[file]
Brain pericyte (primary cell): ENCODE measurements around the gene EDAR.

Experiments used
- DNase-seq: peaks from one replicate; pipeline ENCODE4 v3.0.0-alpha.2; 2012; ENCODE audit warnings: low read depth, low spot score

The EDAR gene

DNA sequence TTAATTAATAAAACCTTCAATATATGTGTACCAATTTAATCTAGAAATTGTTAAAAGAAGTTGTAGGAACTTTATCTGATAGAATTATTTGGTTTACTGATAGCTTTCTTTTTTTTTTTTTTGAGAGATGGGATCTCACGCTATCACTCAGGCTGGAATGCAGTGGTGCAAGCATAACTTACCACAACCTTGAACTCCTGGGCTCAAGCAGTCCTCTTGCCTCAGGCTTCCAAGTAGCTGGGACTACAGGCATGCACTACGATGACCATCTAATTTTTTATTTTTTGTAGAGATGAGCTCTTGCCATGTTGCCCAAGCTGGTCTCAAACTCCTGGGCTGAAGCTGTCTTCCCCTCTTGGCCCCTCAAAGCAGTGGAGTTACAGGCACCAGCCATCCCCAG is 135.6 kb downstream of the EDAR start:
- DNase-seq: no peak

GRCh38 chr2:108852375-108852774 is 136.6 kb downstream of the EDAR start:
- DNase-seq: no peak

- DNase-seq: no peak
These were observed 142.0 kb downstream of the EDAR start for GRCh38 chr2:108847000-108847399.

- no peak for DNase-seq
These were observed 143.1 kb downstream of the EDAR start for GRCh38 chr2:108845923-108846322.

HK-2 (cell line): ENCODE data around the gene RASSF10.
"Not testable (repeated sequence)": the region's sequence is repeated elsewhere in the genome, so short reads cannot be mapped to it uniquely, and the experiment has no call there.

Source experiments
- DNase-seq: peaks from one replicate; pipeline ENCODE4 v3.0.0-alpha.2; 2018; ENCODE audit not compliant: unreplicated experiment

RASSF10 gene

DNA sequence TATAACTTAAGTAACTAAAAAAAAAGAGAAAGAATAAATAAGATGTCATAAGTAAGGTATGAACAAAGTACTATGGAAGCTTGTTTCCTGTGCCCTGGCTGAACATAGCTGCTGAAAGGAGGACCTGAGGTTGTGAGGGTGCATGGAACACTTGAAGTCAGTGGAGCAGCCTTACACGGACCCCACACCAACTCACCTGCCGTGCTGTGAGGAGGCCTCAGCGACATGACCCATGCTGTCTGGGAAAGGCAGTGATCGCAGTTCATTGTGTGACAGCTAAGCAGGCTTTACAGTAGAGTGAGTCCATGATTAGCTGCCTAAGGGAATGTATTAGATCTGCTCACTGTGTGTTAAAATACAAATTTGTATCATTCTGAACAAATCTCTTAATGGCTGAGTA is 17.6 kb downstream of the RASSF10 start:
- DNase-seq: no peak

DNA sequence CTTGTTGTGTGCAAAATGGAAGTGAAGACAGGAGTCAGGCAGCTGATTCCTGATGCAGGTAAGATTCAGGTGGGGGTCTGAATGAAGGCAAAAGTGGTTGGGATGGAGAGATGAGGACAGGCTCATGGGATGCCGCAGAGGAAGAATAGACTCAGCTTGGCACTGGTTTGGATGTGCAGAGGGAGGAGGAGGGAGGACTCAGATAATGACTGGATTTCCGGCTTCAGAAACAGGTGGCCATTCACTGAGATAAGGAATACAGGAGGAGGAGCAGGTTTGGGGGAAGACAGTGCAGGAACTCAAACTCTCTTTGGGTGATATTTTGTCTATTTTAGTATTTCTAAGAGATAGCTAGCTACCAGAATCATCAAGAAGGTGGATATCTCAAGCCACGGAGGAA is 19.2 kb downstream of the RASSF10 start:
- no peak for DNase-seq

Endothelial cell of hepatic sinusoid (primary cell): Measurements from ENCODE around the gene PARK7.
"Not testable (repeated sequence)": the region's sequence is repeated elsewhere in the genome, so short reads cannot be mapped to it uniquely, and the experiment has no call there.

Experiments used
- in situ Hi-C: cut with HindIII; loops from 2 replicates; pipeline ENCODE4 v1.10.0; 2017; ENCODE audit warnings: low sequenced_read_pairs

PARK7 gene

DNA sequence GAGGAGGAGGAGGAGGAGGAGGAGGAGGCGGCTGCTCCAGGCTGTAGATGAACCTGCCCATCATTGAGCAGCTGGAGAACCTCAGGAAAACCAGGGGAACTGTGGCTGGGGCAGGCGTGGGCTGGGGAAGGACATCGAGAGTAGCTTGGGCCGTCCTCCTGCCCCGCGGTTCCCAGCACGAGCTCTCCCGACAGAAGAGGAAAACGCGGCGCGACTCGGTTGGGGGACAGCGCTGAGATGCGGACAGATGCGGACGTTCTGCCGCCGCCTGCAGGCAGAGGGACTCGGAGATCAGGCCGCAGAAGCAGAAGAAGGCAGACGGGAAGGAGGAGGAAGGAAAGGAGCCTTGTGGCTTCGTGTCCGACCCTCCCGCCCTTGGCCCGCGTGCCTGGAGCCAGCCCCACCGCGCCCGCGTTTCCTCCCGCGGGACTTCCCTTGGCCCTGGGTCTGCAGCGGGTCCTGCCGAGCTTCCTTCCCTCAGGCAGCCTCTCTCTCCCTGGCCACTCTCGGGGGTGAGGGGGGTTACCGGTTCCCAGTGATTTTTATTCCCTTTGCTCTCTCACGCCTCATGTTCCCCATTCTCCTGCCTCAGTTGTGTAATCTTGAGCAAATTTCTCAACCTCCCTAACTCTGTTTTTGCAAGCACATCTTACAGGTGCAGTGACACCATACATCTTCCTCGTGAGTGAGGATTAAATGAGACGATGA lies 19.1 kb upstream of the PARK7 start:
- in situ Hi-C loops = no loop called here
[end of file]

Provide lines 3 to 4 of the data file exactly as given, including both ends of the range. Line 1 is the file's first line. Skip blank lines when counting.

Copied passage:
- DNase-seq: peaks from one replicate; pipeline ENCODE4 v3.0.0-alpha.2; 2012; ENCODE audit warnings: low read depth, low spot score

The EDAR gene